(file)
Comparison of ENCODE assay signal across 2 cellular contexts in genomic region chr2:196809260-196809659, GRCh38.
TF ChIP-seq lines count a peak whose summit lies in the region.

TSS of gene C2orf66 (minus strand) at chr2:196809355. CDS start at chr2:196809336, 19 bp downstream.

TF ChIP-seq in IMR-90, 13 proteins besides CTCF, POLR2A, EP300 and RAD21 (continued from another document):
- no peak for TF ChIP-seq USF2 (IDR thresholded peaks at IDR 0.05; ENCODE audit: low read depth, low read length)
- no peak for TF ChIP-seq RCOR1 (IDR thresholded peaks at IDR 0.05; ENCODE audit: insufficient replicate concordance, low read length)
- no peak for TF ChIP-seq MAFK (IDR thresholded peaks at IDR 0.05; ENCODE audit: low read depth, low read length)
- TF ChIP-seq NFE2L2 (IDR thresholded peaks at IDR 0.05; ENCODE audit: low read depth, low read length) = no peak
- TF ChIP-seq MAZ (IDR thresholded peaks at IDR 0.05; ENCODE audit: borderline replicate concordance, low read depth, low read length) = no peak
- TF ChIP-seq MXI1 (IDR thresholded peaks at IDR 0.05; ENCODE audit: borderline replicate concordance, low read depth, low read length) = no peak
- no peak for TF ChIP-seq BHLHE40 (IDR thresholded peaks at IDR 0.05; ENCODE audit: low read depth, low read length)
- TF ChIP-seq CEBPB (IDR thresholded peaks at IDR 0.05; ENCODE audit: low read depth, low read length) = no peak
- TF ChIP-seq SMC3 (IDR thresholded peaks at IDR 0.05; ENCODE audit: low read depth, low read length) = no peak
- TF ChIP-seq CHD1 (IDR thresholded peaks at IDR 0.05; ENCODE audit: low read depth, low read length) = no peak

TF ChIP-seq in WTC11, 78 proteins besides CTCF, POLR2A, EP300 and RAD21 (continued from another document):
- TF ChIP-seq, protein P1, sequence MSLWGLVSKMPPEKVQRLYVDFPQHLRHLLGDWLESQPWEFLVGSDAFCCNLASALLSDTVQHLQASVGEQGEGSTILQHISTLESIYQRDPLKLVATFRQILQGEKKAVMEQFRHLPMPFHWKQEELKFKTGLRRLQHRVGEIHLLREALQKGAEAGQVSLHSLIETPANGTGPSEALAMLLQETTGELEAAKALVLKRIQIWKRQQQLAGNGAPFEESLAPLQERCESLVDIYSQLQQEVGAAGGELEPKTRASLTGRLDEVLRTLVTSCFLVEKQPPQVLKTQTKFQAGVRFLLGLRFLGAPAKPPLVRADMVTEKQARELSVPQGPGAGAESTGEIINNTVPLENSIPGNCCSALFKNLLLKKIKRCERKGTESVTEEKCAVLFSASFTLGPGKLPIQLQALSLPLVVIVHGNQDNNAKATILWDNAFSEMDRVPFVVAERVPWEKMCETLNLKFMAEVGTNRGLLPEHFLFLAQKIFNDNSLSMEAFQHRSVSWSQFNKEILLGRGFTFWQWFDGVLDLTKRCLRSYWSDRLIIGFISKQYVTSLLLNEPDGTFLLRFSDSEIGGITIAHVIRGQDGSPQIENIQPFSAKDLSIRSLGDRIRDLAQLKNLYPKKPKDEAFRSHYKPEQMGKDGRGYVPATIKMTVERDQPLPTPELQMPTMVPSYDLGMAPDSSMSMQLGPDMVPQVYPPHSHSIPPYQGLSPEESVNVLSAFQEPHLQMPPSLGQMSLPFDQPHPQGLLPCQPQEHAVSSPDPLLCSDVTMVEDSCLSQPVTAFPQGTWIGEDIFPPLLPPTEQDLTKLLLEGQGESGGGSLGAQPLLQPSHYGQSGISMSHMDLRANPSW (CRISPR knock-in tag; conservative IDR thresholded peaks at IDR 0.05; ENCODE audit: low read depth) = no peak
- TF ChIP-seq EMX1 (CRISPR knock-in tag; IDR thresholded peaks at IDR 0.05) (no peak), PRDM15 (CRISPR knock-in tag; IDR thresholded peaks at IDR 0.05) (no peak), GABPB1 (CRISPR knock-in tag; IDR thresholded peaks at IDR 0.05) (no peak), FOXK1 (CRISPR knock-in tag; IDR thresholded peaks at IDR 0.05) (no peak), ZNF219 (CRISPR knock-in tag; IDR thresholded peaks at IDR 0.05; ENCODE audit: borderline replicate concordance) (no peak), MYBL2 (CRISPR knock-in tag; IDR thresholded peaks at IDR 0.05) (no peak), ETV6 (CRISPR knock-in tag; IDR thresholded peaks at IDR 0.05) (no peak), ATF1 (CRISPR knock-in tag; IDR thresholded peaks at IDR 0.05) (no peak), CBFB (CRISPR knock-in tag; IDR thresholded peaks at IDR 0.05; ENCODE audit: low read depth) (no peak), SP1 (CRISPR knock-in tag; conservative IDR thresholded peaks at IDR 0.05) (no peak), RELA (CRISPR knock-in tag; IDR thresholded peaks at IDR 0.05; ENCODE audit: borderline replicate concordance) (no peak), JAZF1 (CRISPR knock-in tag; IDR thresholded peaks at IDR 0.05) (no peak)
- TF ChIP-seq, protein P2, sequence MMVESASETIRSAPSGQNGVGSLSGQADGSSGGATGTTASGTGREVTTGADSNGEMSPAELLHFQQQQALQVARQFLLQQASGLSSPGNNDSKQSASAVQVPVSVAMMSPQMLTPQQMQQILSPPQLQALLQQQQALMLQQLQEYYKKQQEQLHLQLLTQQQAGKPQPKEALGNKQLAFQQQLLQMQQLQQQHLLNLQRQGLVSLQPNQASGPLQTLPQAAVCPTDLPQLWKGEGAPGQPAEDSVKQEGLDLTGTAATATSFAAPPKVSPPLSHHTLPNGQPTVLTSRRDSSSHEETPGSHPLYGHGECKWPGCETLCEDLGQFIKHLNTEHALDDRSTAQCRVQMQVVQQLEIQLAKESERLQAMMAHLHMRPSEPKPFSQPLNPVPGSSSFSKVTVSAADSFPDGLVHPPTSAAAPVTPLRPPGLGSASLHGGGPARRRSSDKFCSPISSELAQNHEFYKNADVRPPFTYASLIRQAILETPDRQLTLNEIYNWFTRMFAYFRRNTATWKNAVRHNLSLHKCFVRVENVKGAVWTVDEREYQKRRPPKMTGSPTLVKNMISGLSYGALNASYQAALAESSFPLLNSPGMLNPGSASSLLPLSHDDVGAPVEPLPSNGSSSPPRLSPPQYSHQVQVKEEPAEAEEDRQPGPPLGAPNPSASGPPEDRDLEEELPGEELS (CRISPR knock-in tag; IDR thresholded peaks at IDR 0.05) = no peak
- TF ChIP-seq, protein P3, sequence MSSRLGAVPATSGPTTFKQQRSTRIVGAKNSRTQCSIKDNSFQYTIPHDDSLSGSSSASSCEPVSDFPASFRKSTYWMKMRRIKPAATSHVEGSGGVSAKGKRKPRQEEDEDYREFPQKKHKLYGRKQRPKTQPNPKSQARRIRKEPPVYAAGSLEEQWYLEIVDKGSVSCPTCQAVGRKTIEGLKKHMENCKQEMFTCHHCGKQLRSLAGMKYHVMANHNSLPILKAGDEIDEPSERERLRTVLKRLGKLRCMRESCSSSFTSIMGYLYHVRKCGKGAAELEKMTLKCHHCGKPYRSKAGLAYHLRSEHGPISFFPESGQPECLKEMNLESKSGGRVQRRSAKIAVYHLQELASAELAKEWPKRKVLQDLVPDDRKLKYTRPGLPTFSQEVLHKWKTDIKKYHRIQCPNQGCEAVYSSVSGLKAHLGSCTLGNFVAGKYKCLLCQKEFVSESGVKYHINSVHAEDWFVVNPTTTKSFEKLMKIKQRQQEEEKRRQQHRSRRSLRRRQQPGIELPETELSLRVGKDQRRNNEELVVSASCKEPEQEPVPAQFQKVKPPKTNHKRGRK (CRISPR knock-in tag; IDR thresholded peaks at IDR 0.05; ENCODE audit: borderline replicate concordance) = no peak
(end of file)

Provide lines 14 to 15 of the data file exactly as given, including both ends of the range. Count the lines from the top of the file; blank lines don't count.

- TF ChIP-seq CHD1 (IDR thresholded peaks at IDR 0.05; ENCODE audit: low read depth, low read length) = no peak

TF ChIP-seq in WTC11, 78 proteins besides CTCF, POLR2A, EP300 and RAD21 (continued from another document):